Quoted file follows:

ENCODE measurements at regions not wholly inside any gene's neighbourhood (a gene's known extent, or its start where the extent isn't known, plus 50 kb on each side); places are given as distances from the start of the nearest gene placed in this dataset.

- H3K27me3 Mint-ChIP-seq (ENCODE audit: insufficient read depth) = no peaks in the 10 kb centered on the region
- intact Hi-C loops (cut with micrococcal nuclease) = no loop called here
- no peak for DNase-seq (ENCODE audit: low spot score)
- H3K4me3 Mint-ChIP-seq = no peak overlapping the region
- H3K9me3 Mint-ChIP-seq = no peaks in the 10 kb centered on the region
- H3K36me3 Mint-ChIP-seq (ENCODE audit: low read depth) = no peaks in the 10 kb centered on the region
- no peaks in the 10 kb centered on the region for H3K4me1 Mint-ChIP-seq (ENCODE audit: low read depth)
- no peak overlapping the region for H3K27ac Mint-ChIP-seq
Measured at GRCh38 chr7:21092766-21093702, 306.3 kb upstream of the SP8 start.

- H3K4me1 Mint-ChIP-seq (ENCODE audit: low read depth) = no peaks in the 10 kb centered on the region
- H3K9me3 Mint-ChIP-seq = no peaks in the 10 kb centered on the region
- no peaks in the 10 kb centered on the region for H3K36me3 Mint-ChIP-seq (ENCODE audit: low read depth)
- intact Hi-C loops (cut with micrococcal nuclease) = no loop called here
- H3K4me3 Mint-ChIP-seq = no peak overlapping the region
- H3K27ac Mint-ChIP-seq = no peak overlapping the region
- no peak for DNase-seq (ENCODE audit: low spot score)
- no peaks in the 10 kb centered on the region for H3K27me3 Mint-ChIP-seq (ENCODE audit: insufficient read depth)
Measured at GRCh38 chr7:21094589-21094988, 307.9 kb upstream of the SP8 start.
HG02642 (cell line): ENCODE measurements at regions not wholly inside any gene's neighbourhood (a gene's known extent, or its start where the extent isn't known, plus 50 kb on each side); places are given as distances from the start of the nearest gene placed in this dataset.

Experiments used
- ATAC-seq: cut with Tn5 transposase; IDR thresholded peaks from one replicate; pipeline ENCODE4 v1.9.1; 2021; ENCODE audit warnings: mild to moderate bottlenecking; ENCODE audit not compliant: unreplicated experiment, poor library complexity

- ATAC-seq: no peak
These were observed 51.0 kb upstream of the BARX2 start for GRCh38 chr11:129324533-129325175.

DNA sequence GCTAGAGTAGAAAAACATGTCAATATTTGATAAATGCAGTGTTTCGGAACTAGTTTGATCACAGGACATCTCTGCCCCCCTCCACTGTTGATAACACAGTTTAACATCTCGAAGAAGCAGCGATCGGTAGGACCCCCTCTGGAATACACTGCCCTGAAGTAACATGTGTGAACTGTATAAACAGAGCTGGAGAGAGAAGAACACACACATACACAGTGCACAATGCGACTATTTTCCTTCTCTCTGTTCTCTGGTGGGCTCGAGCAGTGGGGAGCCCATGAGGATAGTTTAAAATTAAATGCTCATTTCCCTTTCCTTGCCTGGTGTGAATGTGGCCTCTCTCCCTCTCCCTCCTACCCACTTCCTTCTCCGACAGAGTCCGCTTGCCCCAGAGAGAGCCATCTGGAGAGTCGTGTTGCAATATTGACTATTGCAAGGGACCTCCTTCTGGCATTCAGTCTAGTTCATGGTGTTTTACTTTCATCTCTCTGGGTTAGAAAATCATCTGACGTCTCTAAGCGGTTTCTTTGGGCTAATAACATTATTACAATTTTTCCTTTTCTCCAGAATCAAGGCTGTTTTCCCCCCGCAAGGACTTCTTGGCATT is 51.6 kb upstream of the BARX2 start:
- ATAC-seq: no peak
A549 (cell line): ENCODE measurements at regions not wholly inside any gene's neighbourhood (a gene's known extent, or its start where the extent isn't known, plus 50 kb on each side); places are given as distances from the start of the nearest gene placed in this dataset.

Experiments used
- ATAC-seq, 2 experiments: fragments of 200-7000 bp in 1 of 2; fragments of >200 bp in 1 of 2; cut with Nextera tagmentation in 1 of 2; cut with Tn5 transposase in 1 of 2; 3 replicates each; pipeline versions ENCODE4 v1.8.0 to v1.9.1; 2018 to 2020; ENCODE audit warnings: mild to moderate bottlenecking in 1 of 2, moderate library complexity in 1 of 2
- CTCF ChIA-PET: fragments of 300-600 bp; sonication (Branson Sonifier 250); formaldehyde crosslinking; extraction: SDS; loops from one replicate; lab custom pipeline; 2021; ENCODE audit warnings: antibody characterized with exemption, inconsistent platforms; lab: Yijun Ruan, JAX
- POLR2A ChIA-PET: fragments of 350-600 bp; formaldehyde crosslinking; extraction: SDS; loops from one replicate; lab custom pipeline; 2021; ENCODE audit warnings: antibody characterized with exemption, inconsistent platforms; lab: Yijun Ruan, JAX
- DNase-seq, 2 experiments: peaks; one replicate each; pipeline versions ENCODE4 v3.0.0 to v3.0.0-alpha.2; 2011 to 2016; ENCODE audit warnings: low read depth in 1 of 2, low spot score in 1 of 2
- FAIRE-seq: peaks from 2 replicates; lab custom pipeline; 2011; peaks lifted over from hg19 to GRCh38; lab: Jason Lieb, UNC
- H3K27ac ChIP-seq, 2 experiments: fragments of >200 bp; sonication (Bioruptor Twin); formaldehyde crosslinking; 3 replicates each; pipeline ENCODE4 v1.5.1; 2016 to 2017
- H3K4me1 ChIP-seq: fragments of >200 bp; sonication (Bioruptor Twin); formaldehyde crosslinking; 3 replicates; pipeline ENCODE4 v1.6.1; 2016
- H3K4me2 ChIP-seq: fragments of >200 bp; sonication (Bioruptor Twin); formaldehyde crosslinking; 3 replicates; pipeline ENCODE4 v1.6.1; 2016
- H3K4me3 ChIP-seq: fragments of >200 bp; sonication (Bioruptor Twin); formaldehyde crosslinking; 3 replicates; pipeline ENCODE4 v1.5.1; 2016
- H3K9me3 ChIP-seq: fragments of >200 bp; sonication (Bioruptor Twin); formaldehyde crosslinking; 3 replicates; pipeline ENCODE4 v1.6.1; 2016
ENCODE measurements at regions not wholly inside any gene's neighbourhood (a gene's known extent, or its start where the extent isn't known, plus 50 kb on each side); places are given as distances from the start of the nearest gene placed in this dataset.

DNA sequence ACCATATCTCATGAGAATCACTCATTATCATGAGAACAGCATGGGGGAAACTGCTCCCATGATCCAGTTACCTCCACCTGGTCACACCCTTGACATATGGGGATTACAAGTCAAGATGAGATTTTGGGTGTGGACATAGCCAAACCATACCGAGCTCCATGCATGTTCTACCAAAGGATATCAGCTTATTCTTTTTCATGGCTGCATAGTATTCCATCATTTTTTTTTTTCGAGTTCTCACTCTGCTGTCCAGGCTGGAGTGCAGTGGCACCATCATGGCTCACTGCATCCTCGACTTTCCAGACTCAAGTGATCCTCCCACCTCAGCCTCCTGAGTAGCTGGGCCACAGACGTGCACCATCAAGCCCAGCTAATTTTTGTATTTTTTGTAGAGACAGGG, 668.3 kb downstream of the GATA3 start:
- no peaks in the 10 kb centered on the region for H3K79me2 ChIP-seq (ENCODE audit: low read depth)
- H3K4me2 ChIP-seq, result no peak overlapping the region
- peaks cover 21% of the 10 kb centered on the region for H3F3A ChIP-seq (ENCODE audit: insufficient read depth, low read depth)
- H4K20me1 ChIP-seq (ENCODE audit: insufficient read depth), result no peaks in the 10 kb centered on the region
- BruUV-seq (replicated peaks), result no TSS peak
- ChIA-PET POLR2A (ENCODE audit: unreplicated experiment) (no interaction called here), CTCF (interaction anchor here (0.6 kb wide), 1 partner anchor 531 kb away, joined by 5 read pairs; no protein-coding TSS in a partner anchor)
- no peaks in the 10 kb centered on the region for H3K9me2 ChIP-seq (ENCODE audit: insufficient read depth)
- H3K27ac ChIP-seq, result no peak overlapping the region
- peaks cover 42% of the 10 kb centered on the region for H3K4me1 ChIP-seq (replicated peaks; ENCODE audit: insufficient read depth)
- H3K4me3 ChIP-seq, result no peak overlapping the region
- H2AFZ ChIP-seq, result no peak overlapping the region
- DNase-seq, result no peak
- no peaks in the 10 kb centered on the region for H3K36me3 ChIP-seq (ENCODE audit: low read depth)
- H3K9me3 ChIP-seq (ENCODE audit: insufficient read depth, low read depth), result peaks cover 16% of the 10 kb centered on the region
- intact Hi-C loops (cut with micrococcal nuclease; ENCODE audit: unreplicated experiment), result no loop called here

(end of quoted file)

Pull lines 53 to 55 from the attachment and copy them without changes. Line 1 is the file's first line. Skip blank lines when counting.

- no peaks in the 10 kb centered on the region for H3K36me3 ChIP-seq (ENCODE audit: low read depth)
- H3K9me3 ChIP-seq (ENCODE audit: insufficient read depth, low read depth), result peaks cover 16% of the 10 kb centered on the region
- intact Hi-C loops (cut with micrococcal nuclease; ENCODE audit: unreplicated experiment), result no loop called here